Denise Hradecky‘s Save The Universe is a brilliant fusion of spritely pop melodies and intricate folk craft. The bright, crisp production showcases each strum and finger slide of Hradecky’s simple, but compelling guitar playing. Keening violin and swelling cello accents transform “Drive Around You” into a miniature folk masterpiece. “Brain Clog” thumps along with a pleasantly sunny disposition before melting into the gorgeously sublime “Obsurd.” (denisehradecky.net)
– Patrick Conlan

It’s probably a wild stretch to compare Lying Delilah‘s Return The Love to The Who’s Tommy, but that’s the reoccurring touchstone brought forth with repeated listens. The narrative thread is absent, but the swelling, bustling psychedelic pop confections, twisted around driving piano, swirling keyboards, and Jodi Rosenthal’s lusty singing ring with the same epic drama. Tender, but tough ballad “Crybaby” contrasts nicely with the bouncy, seesawing “Grey & Cold.” (www.lyingdelilah.com)
–  Patrick Conlan

Nick And The Ovorols manages to escape the trap insufferable live albums fall into: failing to translate the heat of the night captured in perpetuity. Live From Kingston Mines wags a taunting finger as if to say, “Bet you wish you were here,” like a postcard flaunting sunshine and sandy beaches to the snowed-in. The colorful hour-long set never bores even when the guitar noodling passes the 10-minute mark on “Dust My Broom/Heed The Words I Say.” It’s one thing to see frontman Nick Peraino grimace while he’s wailing away, fingers floating over frets, but extended jams without the visual component tend to drag. Barry White’s deep growl be damned – the shoulder-pumping funk of “It’s Ecstasy When You Lay Down Next To Me” sounds like an audition for an opening slot on Soulive’s next tour while a chugging rendering of Sam Cooke’s “Somebody Have Mercy” wipes out any trace of Peraino’s New England upbringing. (nickandtheovorols.com)
– Janine Schaults

The members of Ravensthorn know power metal isn’t to be taken too seriously, so Horrors Of The Black Mass gets its digs in while their ironclad instrumental prowess does the lifting. At their most focused, the tracks come to rival a fierce replication of Among The Living-era Anthrax, with tacit nods to Maiden, Mercyful Fate, and the Bay Area thrash sultans. But there’s a difference between parody and satire, the latter just out of reach thanks to Count Bloodwynn’s diminishing-returns vocal leaps and tick-the-box lyrical themes of damnation, witchy women, and supernatural beasts. Not everything needs to be cranked to 11. (ravensthorn.com)
– Steve Forstneger

On the surface, Al Rose may appear to be simply another singer-songwriter crooning out ballads with his acoustic guitar. But Rose doesn’t settle for “simple” on anything – he enlists the help of 11 different musicians on his latest effort Sad Go Lucky. His music still flows comfortably down the country/folk river, and his lyrics are still as clever as ever (not to mention song titles: “The Girl Who Whispered Wolf,” “The Amber Waves Have Let Me Down”). Rose’s latest effort may not win over droves of new fans, but it should satisfy his current ones. (alrosemusic.com)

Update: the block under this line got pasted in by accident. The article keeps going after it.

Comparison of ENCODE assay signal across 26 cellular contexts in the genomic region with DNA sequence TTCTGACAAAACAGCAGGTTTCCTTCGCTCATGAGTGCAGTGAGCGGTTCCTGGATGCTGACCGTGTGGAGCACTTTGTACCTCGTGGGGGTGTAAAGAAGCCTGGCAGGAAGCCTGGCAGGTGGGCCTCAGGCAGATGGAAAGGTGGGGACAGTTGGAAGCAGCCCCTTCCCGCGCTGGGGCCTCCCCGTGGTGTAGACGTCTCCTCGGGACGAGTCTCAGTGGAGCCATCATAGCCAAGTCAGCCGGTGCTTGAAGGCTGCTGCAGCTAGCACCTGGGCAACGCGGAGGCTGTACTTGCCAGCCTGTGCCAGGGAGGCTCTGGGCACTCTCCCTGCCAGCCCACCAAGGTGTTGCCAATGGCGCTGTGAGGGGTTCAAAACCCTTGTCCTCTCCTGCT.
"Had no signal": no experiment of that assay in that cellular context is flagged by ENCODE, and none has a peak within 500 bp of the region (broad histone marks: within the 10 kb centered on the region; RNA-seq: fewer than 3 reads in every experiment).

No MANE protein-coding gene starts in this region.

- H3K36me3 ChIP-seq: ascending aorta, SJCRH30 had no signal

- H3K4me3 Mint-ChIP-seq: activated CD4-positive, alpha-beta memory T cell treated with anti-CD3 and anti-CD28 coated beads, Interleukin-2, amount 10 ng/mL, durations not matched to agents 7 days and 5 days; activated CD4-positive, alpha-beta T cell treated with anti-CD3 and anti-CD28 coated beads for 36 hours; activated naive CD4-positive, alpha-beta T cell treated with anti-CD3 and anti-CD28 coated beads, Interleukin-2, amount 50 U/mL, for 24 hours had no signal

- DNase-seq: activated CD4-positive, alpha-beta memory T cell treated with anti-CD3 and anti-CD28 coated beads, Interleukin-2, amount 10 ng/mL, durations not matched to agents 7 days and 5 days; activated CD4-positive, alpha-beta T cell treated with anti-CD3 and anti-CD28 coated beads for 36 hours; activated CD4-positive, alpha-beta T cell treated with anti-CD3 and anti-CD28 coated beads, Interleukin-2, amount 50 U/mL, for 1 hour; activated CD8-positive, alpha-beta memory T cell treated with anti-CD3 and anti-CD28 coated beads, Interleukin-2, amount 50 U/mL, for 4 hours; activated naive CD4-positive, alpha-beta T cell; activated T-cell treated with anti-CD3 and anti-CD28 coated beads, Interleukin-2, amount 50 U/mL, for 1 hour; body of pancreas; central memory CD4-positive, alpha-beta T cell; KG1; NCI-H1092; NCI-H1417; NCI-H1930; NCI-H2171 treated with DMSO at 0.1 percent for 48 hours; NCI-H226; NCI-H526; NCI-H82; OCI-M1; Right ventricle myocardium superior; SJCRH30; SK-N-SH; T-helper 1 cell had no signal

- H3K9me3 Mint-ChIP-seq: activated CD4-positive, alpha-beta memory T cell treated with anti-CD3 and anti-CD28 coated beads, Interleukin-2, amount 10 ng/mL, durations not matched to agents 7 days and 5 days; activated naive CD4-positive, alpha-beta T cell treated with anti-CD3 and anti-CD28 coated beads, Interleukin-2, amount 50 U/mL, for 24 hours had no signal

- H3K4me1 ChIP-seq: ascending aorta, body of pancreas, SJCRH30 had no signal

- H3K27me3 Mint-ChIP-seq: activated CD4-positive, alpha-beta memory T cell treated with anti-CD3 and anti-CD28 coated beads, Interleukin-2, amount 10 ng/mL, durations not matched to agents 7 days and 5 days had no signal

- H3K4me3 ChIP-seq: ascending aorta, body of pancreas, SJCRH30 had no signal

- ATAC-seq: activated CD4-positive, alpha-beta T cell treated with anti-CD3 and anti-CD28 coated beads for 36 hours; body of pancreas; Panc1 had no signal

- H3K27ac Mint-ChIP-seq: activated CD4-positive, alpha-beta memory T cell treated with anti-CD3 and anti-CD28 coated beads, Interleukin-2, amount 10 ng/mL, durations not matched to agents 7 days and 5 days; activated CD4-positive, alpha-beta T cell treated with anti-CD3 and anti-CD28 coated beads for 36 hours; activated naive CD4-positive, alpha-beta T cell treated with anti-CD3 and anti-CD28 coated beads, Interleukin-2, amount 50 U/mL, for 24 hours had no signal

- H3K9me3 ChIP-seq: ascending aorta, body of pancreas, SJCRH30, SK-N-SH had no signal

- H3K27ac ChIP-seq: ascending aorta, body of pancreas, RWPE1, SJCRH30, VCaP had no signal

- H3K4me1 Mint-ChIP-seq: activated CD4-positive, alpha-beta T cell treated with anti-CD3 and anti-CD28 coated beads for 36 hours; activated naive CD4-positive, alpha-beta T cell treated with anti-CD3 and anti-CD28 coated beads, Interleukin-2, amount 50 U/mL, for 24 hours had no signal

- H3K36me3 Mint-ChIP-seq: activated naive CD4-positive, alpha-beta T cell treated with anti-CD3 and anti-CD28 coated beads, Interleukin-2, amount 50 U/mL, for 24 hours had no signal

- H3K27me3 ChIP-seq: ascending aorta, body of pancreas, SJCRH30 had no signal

– Carter Moss

“Guantanamo Bay,” the rollicking first track on Rob Schulz‘s Tragedy & Comedy, establishes this veteran singer/guitarist’s knack for positioning a liberal point of view within power pop arrangements. “I’m Not Going To Live In Fear” and “You Can Come Out Now” offers biting political commentary, but Schulz is adept at other subject matter as well. The heartfelt ballad “I Was A Fool” depicts a troubled relationship, while the title track advocates self-confidence. (robschulz.com)
– Terrence Flamm

The members of Uneven all wear grim expressions for the album art, but the music on Instrument Of Revenge isn’t nearly as menacing as implied by the band’s photo. Instead, we get fairly conventional, contemporary heavy metal fueled by crunchy, fuzz-bomb guitars, and lava-like bass. Mid-tempo pacing, gruff, but intelligible vocals, and basic rhythmic structures highlight Uneven’s approach, which emphasizes accessibility over brutality. “The Darkness” and “All About You” charge and churn with amped-up energy, and “Building A Bomb” hits upon the self-loathing that’s commonplace for the genre. (theofficialuneven.com)
– Patrick Conlan

Whitewolfsonicprincess founding members, singer Carla Hayden and singer/guitarist James Moeller, have origins in avant-garde theater, but on their second release, 10 + 1, their provocative poetry flows within more accessible songs. That’s particularly evident in the Neil Young-style fury behind “Inner Light” and on the soaring guitar by Victor Sanders on “Lady In The Sand.” Most of the 11 tracks move at a leisurely pace, but the powerful “Sad-Eyed Prophet Reprise” is reminiscent of Argent’s “Hold Your Head Up.” (whitewolfsonicprincess.com)
– Terrence Flamm

Despite their self-described “experimental metal” style, Without Waves offers fairly straightforward, hard-driving melodies with occasional dashes of jazz flair. Which essentially means the eight songs on Scab Platter are agreeable though by no means avant-garde. The title track offers the most ambitious workout, and there are a couple of brief atmospheric cuts, but the collection is far more mediocre than meaningful. (withoutwaves.bandcamp.com)
– Jeff Berkwits